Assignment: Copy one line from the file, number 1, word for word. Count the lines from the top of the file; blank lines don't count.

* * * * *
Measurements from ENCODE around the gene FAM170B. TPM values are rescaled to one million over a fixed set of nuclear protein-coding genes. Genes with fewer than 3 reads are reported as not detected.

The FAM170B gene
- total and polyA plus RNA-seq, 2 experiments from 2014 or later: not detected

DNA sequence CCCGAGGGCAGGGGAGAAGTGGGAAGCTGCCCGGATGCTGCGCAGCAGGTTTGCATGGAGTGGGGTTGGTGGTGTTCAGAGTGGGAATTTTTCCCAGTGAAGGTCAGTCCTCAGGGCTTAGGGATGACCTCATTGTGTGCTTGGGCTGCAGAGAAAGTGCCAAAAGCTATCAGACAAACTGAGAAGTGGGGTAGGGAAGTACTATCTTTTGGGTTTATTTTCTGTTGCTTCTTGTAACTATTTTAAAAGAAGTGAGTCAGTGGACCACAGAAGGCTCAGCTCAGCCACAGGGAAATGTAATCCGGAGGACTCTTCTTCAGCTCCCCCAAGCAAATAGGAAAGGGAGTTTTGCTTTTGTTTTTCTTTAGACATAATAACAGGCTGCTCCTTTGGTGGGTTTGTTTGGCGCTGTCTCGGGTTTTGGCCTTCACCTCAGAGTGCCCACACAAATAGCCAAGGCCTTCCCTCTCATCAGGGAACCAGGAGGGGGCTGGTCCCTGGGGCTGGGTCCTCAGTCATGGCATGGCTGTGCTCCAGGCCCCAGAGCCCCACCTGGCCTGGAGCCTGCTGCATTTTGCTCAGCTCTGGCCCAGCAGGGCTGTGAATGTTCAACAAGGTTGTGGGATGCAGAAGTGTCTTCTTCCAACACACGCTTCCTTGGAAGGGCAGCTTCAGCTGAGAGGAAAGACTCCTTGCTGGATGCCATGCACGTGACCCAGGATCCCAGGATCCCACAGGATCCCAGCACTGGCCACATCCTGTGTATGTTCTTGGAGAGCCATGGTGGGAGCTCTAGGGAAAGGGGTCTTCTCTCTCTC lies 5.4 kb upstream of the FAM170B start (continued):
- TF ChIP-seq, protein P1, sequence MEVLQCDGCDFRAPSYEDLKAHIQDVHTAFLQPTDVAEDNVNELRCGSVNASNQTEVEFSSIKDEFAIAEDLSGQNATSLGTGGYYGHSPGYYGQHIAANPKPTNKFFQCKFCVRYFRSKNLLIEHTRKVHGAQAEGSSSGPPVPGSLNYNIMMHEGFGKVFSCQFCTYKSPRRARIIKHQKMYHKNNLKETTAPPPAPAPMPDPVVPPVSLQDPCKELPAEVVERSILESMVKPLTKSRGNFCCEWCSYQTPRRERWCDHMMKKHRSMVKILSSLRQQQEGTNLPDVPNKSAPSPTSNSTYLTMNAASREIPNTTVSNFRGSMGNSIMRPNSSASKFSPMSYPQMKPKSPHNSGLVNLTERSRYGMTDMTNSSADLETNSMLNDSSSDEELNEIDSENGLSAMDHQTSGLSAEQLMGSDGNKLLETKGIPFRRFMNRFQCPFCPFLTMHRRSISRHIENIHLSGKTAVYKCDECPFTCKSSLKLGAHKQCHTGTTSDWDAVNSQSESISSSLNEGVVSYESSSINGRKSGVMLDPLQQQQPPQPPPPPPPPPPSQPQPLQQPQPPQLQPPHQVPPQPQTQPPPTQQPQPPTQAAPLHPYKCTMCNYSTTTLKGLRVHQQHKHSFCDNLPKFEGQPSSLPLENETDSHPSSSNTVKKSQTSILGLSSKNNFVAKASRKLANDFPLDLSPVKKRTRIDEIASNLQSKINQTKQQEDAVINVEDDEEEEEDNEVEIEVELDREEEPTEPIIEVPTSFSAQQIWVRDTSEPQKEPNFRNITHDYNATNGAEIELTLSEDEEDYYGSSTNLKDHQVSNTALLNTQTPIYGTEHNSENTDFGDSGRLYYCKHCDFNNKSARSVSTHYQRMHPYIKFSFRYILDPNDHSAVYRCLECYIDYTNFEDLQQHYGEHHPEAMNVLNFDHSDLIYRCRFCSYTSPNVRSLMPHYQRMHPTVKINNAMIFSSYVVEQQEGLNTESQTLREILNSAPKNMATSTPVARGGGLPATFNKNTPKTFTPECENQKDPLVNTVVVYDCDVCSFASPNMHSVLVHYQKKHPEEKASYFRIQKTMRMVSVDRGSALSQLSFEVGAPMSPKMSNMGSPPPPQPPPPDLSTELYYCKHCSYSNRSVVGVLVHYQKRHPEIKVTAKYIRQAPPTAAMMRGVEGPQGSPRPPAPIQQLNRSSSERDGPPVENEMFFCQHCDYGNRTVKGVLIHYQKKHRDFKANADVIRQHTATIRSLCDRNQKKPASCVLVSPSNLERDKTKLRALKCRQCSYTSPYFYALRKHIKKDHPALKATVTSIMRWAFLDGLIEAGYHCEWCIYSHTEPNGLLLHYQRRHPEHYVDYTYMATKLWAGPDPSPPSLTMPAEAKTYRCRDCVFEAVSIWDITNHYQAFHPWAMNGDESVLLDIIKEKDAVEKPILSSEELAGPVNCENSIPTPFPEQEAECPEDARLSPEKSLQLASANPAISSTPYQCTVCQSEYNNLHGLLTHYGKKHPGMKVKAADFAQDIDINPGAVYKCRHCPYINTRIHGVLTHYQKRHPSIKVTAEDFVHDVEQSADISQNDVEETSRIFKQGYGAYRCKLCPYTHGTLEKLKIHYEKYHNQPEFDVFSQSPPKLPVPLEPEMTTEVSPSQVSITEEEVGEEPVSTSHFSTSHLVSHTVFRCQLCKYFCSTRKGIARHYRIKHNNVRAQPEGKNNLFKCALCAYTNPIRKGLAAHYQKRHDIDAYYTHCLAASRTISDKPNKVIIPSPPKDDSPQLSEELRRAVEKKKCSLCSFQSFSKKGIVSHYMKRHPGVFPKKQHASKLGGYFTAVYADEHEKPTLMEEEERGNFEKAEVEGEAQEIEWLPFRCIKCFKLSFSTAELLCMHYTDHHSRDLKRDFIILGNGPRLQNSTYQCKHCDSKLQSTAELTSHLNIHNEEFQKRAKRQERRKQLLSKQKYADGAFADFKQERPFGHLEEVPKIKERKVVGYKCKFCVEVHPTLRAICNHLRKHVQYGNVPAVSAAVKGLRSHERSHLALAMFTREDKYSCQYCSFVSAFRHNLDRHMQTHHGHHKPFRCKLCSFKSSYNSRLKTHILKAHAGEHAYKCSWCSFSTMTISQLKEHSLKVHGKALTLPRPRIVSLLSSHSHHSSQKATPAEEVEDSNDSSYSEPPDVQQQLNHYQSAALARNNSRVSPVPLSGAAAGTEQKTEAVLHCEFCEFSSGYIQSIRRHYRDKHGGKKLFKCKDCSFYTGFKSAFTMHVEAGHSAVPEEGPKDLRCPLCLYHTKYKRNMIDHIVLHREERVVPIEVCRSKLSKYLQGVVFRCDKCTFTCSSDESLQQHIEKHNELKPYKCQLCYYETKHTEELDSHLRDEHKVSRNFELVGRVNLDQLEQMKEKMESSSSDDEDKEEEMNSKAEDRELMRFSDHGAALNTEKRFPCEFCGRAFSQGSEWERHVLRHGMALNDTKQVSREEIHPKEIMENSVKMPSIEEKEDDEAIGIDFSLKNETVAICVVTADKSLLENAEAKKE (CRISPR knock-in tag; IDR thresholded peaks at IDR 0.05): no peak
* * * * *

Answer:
Measurements from ENCODE around the gene FAM170B. TPM values are rescaled to one million over a fixed set of nuclear protein-coding genes. Genes with fewer than 3 reads are reported as not detected.